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Political Games Abroad

If a senior KGB functionary could eventuality recall in his memoirs that India suited the local for his hunt for a possible CIA recruit since that country had ripe politicians to offer their services (one even an ultimate prime minister), the case with Nepal and Nepali politicians would seem surely dismal. Indeed, way back in the late Sixties it is generally believed that American presidential candidate Richard Nixon had had to hasten building bridges to China upon learning that his Democratic rival Hubert Humphrey had already begun reaching out to warring Vietnam through private intermediaries in New York and Paris. All things said and done current politics in the United States remains centered around the possible Russian encroachment in the last U.S. presidential elections and the possible nexus between president Trump and his Russian counterpart Vladimir Putin. This should make evident that the tendency of individual politician to utilize individual contacts for the individual’s political gains is near universal. The current American concern on the constitutionality of such a trend is thus surely valid.
The practical side of politics is thus surely amply displayed here. Revealingly, so is the concern for democratic and constitutional checks to such transgressions. One can merely, thus, look askance at the current concern and controversy generated by the Prachanda visit to India and his forthcoming visit to China. The former Maoist co-chairs the ruling NCP with the sitting prime minister K.P. Oli. Whether or not he visits the neighboring countries with a mission endorsed by the party and sanctioned by his prime minister remains unquestioned in the public discussions. The absence of this very public concern and the mutations emanating from party and government sources make the discussions merely irrelevant. What is relevant is the concern. Can individuals, regardless of their status in government approach individual countries with national agenda on an individual level and the public and the party and the government not adequately informed? It should be government and the party which should be speaking and neither Pushpa Kamal nor the public discussion are adequate.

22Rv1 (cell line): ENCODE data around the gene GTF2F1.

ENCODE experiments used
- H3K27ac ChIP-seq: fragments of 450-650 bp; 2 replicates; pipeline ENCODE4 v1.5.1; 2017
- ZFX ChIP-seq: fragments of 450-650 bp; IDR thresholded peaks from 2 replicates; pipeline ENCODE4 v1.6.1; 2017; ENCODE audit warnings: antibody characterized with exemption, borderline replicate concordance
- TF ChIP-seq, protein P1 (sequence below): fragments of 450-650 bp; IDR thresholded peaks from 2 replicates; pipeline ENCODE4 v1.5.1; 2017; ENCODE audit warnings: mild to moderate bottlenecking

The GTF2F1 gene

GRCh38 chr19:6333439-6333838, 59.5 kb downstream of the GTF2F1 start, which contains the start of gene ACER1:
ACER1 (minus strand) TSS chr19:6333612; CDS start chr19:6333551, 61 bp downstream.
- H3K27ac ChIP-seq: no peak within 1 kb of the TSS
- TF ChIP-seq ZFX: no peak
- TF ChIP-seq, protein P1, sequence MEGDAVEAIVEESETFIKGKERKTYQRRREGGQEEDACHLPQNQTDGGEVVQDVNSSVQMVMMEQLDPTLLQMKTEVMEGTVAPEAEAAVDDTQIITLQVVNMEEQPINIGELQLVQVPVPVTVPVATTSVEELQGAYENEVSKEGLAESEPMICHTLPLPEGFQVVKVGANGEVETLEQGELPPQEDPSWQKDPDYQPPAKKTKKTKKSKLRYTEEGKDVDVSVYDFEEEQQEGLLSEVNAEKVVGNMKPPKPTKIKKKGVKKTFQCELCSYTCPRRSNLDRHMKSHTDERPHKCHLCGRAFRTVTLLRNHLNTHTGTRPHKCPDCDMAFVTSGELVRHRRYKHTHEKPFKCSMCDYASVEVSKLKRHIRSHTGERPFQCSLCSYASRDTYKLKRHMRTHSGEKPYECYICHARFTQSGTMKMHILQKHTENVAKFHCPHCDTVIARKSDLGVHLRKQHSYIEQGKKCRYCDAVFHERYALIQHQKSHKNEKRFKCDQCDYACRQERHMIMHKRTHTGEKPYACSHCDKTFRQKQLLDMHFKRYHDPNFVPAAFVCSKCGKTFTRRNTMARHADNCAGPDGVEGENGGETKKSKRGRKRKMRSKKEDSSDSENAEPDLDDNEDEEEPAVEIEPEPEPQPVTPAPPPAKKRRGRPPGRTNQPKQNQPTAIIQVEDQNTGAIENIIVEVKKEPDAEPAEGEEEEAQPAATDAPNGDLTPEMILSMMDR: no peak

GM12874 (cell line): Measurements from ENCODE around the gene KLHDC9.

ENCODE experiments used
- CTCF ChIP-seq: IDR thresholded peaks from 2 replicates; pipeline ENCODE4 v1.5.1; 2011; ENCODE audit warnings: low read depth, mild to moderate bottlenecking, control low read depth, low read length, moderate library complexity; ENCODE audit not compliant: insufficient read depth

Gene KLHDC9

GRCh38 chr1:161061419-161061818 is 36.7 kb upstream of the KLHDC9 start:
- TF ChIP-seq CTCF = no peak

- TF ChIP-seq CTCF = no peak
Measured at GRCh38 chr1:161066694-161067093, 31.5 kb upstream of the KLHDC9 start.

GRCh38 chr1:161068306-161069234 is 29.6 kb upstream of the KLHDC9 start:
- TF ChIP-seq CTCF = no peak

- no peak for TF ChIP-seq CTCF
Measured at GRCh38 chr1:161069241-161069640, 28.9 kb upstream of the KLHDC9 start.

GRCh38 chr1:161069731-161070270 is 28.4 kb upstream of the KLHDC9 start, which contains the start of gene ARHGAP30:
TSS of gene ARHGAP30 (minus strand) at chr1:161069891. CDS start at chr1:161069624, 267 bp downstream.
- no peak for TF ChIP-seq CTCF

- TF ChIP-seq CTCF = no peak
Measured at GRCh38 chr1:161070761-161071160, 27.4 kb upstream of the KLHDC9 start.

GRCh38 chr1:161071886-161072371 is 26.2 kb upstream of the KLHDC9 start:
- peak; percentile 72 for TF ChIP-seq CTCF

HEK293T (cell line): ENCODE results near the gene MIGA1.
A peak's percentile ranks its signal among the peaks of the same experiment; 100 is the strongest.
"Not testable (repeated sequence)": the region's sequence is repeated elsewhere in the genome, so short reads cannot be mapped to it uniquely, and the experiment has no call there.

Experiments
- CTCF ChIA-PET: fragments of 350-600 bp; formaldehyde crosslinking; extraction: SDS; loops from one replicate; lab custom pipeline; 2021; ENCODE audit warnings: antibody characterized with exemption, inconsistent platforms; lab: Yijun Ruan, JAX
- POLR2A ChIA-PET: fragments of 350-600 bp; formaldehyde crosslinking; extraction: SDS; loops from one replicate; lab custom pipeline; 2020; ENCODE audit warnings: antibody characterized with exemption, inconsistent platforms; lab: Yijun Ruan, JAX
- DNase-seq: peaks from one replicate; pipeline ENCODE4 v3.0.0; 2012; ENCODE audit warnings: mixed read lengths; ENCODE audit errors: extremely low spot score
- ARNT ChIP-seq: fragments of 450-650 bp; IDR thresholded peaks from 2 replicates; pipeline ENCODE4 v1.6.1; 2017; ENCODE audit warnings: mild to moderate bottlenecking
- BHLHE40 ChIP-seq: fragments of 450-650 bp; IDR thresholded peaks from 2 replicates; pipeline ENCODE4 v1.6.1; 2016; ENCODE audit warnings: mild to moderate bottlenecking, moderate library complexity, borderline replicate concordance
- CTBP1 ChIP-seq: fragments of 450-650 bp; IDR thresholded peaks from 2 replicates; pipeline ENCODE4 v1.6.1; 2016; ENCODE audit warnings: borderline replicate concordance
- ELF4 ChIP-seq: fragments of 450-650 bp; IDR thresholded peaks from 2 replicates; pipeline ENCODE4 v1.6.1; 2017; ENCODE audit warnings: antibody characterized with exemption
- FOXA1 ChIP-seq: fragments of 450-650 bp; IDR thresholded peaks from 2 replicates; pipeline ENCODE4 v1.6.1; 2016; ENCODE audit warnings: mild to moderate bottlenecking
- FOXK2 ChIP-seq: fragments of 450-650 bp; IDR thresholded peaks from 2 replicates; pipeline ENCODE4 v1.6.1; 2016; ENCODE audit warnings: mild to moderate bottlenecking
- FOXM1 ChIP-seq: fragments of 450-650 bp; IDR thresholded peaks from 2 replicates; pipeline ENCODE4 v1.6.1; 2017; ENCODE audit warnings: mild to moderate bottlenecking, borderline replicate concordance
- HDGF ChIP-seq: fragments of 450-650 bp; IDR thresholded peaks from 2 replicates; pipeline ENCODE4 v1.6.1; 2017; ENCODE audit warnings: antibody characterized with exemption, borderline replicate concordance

Why this does not happen in Nepal is because our politics has time and again transgressed on this matter. It was King Tribhuvan that gave his venture into New Delhi upon return here a façade of constitutionalism by telling the public that he had taken back the government monopoly given to the Ranas by his forefathers for sake of democracy. This essential national formalism has been absent from each venture into foreign lands by individual politicians who have allowed their interests to be served by foreign agenda. Prachanda is no lone exception. The public uproar is not without meaning but is nevertheless meaningless since both government and the ruling party appear nonchalant. In this sense the public concern and discussion are well nigh redundant. Forget the opposition parties who are themselves partners in crime. If government and the ruling party don’t care, why should the rest?

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